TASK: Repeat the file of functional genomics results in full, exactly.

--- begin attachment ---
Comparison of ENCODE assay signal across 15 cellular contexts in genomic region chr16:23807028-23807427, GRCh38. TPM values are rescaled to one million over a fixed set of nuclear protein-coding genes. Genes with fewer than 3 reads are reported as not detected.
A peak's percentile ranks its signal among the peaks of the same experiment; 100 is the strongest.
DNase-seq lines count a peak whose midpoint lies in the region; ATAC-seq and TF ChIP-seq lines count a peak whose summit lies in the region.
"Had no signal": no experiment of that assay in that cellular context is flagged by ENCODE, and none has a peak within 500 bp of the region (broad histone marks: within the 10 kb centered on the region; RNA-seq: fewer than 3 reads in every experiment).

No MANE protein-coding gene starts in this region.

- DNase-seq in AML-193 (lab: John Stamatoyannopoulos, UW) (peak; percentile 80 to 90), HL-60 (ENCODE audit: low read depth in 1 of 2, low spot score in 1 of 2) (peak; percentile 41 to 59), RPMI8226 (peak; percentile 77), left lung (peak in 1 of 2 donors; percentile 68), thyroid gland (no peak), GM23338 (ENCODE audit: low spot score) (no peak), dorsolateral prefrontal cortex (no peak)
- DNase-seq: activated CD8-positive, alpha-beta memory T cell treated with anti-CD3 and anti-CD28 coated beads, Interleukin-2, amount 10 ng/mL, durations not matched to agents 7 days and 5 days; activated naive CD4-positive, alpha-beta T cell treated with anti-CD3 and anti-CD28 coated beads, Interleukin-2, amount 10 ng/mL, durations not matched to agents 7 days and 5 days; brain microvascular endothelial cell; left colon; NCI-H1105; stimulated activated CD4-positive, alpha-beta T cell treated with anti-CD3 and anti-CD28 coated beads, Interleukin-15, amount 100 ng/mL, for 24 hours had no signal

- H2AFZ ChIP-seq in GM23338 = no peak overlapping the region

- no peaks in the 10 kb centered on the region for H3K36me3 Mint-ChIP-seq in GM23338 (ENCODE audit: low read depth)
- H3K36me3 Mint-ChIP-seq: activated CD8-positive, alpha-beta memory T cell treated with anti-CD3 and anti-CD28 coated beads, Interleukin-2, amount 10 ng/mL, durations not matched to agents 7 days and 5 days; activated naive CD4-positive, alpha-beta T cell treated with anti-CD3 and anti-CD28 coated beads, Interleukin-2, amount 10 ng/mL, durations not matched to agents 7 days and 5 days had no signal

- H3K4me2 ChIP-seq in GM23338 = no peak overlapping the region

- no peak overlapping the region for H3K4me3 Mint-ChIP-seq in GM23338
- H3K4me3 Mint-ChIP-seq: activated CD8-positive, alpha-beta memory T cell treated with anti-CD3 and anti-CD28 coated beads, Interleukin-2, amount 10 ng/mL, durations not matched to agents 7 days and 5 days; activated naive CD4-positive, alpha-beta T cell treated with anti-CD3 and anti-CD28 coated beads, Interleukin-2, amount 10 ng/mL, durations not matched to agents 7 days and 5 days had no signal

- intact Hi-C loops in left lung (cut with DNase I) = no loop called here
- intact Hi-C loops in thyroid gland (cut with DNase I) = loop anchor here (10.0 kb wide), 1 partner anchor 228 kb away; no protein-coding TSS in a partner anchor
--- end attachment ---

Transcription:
Comparison of ENCODE assay signal across 15 cellular contexts in genomic region chr16:23807028-23807427, GRCh38. TPM values are rescaled to one million over a fixed set of nuclear protein-coding genes. Genes with fewer than 3 reads are reported as not detected.
A peak's percentile ranks its signal among the peaks of the same experiment; 100 is the strongest.
DNase-seq lines count a peak whose midpoint lies in the region; ATAC-seq and TF ChIP-seq lines count a peak whose summit lies in the region.
"Had no signal": no experiment of that assay in that cellular context is flagged by ENCODE, and none has a peak within 500 bp of the region (broad histone marks: within the 10 kb centered on the region; RNA-seq: fewer than 3 reads in every experiment).

No MANE protein-coding gene starts in this region.

- DNase-seq in AML-193 (lab: John Stamatoyannopoulos, UW) (peak; percentile 80 to 90), HL-60 (ENCODE audit: low read depth in 1 of 2, low spot score in 1 of 2) (peak; percentile 41 to 59), RPMI8226 (peak; percentile 77), left lung (peak in 1 of 2 donors; percentile 68), thyroid gland (no peak), GM23338 (ENCODE audit: low spot score) (no peak), dorsolateral prefrontal cortex (no peak)
- DNase-seq: activated CD8-positive, alpha-beta memory T cell treated with anti-CD3 and anti-CD28 coated beads, Interleukin-2, amount 10 ng/mL, durations not matched to agents 7 days and 5 days; activated naive CD4-positive, alpha-beta T cell treated with anti-CD3 and anti-CD28 coated beads, Interleukin-2, amount 10 ng/mL, durations not matched to agents 7 days and 5 days; brain microvascular endothelial cell; left colon; NCI-H1105; stimulated activated CD4-positive, alpha-beta T cell treated with anti-CD3 and anti-CD28 coated beads, Interleukin-15, amount 100 ng/mL, for 24 hours had no signal

- H2AFZ ChIP-seq in GM23338 = no peak overlapping the region

- no peaks in the 10 kb centered on the region for H3K36me3 Mint-ChIP-seq in GM23338 (ENCODE audit: low read depth)
- H3K36me3 Mint-ChIP-seq: activated CD8-positive, alpha-beta memory T cell treated with anti-CD3 and anti-CD28 coated beads, Interleukin-2, amount 10 ng/mL, durations not matched to agents 7 days and 5 days; activated naive CD4-positive, alpha-beta T cell treated with anti-CD3 and anti-CD28 coated beads, Interleukin-2, amount 10 ng/mL, durations not matched to agents 7 days and 5 days had no signal

- H3K4me2 ChIP-seq in GM23338 = no peak overlapping the region

- no peak overlapping the region for H3K4me3 Mint-ChIP-seq in GM23338
- H3K4me3 Mint-ChIP-seq: activated CD8-positive, alpha-beta memory T cell treated with anti-CD3 and anti-CD28 coated beads, Interleukin-2, amount 10 ng/mL, durations not matched to agents 7 days and 5 days; activated naive CD4-positive, alpha-beta T cell treated with anti-CD3 and anti-CD28 coated beads, Interleukin-2, amount 10 ng/mL, durations not matched to agents 7 days and 5 days had no signal

- intact Hi-C loops in left lung (cut with DNase I) = no loop called here
- intact Hi-C loops in thyroid gland (cut with DNase I) = loop anchor here (10.0 kb wide), 1 partner anchor 228 kb away; no protein-coding TSS in a partner anchor